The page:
Music Update Sept. 17 | Buzz Blog

Friday, September 17, 2021

Music Update Sept. 17

Pony Logan's "Cowboy Country Club," September 12 Minutes Max

Posted By on September 17, 2021, 2:03 PM

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Pony Logan Releases Cowboy Country Club
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 on his last release, 2020’s Big Sky, Pony Logan is back with more country experimentation, with perhaps a touch less autotune this time around though. On Cowboy Country Club, which came out Sept. 13, Pony Logan plays more with tongue-in-cheek country music attitude as a way to tell not-so-country stories—leaning into lackadaisical-ness more than anything else. There are also odes to macho figures outside the country realm, but who very much exude outlaw energy, or who posture that way anyways—namely, “TONY SOPRANO,” who Pony Logan sings sadly about, how “everybody’s on my back.” Other songs like “BITTERSWEET” nod to Toby Keith and Drake, pulling them into the song because Pony Logan says he feels like them, but also by sampling some of their most famous lines (“How do you like me now?!”) For a while, too, the slow gently bobbling pace of the neo country album feels like the hyperpop influence is dropped here, until “BOOGYDOWN” comes on with I think what could be called a fat, busted, bouncing low down bass beat to back a song about getting rowdy, with some whisky of course. Altogether, it’s a pleasant listen, and when you pay attention to the lyrics, a humorous one too. It’s nice to see another album like this from Pony Logan, and here’s to hoping he keeps going with it.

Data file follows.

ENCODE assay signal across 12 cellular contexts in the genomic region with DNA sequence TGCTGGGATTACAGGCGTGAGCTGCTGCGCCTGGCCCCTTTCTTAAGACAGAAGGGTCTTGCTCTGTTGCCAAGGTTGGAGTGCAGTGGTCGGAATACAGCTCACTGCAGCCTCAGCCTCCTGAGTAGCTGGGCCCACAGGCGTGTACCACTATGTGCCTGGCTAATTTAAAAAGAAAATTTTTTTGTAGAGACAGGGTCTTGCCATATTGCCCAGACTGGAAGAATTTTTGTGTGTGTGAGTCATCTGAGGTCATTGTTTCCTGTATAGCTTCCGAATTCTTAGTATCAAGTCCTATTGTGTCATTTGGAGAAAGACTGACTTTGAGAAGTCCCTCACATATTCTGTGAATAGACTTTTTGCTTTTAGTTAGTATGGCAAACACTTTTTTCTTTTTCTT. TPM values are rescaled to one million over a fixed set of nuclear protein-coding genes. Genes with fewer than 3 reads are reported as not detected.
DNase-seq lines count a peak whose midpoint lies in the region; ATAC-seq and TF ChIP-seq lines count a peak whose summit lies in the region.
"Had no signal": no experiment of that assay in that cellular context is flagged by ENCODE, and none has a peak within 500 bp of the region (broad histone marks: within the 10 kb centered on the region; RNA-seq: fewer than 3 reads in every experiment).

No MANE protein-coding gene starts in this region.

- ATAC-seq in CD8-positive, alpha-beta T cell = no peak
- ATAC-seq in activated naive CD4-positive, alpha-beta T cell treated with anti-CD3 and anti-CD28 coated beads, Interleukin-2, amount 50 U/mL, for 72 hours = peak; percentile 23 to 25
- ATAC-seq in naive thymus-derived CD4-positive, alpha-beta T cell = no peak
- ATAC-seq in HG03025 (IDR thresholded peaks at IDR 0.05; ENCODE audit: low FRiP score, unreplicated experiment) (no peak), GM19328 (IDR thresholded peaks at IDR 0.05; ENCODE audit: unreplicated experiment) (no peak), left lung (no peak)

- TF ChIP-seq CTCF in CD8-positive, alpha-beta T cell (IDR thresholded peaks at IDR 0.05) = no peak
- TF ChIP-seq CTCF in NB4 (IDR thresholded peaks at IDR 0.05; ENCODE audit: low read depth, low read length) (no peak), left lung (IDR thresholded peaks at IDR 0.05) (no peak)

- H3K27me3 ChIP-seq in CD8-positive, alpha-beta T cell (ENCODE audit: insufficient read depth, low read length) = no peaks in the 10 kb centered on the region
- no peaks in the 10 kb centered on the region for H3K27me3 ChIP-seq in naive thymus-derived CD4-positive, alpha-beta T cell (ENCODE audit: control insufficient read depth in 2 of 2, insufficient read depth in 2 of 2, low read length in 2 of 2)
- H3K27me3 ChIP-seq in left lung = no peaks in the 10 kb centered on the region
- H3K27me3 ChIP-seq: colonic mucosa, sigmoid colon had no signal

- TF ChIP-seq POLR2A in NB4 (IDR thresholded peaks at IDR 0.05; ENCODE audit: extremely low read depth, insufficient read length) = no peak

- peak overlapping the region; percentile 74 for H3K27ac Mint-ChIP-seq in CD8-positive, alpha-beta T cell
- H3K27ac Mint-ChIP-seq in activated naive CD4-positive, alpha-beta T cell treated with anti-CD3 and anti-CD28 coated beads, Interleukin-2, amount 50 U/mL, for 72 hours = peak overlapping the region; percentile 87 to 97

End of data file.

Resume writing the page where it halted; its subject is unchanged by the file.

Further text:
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September 12 Minutes Max
On Sunday, Sept. 19, the Salt Lake City Public Library will host another one of their online virtual events, 12 Minutes Max. A once a month occasion, they’ve been going strong on the online version of the short arts exhibition all pandemic long. This time around they’ve got quite the lineup. For music, there’s Jesse Nicholas Quebbeman-Turley  (pictured) and Stuart Wheeler doing a fast and loose, make-it-up-as-they-go-along duet, featuring a harpsichord and Quebbeman-Turley’s recent obsession with Dolly Parton’s "9 to 5." Before the music goes on, there will be a film by the University of Utah MFA Film Production student Parker Rawlins, Here Lies, which explores grief through the lens of science-fiction. Eugene Tachinni will also present a video, of a performance art piece called Border, which was shot between Price and Green River, Utah and is part of the Utah Sites: Performance Art in Utah Landscapes curation from the Utah Division of Arts & Museums. Tune into the performances at 2 p.m. on Sunday by going to

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Erin Moore

Erin Moore

Erin Moore is City Weekly's music editor. Email tips to:

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